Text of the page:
7.  Where we decide to require IBA to continue the publication of any settings on a synthetic basis, the methodology we would propose to require LIBOR's administrator to use is as set out in our statements of policy described below. Although this methodology provides in our view a fair approximation of what panel bank LIBOR would have been beyond the end-dates for each of the panels, LIBOR settings published on this synthetic basis will no longer be representative of the underlying market and economic reality the setting is intended to measure as those terms are used in the BMR. 

 

8.  Consequently it is clear that these 9 LIBOR benchmark settings (1-month, 3-month and 6-month settings in each of sterling, Japanese yen and US dollar LIBOR) will no longer be representative of the underlying market and economic reality that such setting is intended to measure and that representativeness will not be restored, as set out below.

 

· Immediately after 31 December 2021, the 1-month, 3-month and 6-month Japanese yen LIBOR settings and the 1-month, 3-month and 6-month sterling LIBOR settings will no longer be representative and representativeness will not be restored.

 

· Immediately after 30 June 2023, the 1-month, 3-month and 6-month US dollar LIBOR settings will no longer be representative and representativeness will not be restored.

 

9.  It follows that all 35 LIBOR settings will either cease to be provided by any administrator or no longer be representative immediately after the dates set out above.

 

10.  We make this statement in the awareness that it will engage certain contractual triggers for the calculation and future application of fallbacks that are activated by pre-cessation or cessation announcements made by the FCA (howsoever described) in contracts, and in accordance with our 11 March 2020 statement on LIBOR contractual triggers. 

 

11.  The exercise of our proposed new powers to require continued publication on a synthetic basis is subject to the enactment of the Financial Services Bill by Parliament. Any decision to use them to require a methodology change for LIBOR settings will take into account evidence and views from market participants and our counterpart global authorities, and will be consulted upon in due course.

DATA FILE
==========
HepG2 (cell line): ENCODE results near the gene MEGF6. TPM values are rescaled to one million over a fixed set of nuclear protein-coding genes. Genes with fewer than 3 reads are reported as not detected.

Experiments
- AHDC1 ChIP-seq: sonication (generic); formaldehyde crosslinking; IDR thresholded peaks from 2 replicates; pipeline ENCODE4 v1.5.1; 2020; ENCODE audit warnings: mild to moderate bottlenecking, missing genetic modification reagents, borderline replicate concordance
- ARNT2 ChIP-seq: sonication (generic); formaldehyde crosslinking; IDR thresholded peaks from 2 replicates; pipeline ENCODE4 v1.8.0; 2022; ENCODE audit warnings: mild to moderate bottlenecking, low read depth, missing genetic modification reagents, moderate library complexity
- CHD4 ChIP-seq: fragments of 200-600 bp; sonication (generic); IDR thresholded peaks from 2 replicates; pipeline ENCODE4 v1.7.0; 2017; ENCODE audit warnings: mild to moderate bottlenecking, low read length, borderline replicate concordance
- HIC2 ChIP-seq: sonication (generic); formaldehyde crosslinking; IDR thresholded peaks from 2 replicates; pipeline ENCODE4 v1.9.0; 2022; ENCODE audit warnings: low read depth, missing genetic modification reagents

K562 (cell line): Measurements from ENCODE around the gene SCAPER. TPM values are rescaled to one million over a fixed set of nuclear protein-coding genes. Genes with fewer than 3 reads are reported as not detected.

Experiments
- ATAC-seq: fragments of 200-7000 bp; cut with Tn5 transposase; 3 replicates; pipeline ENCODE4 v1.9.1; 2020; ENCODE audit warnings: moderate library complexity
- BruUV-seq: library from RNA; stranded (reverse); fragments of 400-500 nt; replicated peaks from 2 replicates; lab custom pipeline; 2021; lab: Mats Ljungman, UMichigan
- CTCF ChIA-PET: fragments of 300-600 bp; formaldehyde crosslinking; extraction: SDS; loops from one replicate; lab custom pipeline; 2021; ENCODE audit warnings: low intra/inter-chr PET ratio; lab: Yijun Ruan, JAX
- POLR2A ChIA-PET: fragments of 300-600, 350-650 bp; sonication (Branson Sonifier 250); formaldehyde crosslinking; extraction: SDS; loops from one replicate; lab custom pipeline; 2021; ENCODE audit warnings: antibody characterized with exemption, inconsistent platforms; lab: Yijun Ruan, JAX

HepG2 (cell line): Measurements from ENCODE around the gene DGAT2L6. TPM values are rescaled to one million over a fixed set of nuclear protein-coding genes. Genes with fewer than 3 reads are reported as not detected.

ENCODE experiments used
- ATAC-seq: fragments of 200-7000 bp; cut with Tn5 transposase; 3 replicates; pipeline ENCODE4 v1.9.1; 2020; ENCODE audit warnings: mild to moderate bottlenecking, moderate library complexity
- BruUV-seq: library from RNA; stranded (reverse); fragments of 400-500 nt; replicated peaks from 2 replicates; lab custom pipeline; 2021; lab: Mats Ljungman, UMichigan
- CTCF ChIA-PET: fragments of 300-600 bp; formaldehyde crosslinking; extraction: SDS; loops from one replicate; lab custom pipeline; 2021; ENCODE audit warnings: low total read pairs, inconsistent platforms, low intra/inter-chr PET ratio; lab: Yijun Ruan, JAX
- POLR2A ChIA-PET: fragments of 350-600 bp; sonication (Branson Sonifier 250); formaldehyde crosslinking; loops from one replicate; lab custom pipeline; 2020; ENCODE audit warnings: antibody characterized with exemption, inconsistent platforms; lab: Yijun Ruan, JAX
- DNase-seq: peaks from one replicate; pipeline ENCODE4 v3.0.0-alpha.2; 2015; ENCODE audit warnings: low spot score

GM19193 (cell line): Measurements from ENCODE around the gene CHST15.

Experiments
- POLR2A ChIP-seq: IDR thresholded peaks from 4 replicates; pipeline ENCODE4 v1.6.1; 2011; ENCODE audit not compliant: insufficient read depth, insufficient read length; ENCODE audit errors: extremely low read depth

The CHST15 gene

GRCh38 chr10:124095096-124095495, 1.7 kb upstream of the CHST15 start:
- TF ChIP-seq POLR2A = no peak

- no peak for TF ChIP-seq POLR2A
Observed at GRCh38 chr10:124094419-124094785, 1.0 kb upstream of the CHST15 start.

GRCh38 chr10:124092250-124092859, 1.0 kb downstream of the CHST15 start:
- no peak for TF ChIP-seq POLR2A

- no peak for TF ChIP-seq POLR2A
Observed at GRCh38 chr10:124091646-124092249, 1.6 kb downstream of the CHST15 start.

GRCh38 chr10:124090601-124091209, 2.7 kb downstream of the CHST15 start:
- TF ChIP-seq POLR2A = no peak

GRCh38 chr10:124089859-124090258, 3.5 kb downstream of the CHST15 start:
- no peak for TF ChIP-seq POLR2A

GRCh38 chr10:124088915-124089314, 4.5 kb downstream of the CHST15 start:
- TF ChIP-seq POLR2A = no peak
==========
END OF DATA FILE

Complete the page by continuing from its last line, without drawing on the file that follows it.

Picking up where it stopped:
12.  We have also published today our statements of policy in relation to some of the proposed new powers that the government is legislating to grant us under the BMR.  The statements of policy provide more detail of the policy framework which explains why we have no intention to use our proposed powers to require continued publication on a synthetic basis for 26 of the LIBOR settings, will consult on using them for the remaining 3 sterling LIBOR settings and, for one additional year, the remaining 3 Japanese yen LIBOR settings, and will continue to consider the case for using them for the 3 US dollar LIBOR settings as described above. It also confirms our intentions with regard to the methodology we would propose to use for any settings published on a synthetic basis (i.e. a forward looking term rate version of the relevant Risk Free Rate plus a fixed spread adjustment calculated over the same period and in the same way as the spread adjustment implemented in the IBOR Fallbacks Supplement and the 2020 IBOR Fallbacks Protocol published by the International Swaps and Derivatives Association).

 

13.  We remind market participants that, although publication of certain LIBOR settings on a synthetic basis would be intended to assist legacy contract holders, new use of this synthetic LIBOR by UK regulated firms in regulated financial instruments would be prohibited under the BMR as amended by the Financial Services Bill currently being enacted by Parliament. Continued use by regulated firms in legacy financial instruments would also be subject to the FCA using its proposed powers to permit such use. We will consult later in 2021 on which legacy uses of synthetic LIBOR might be permitted.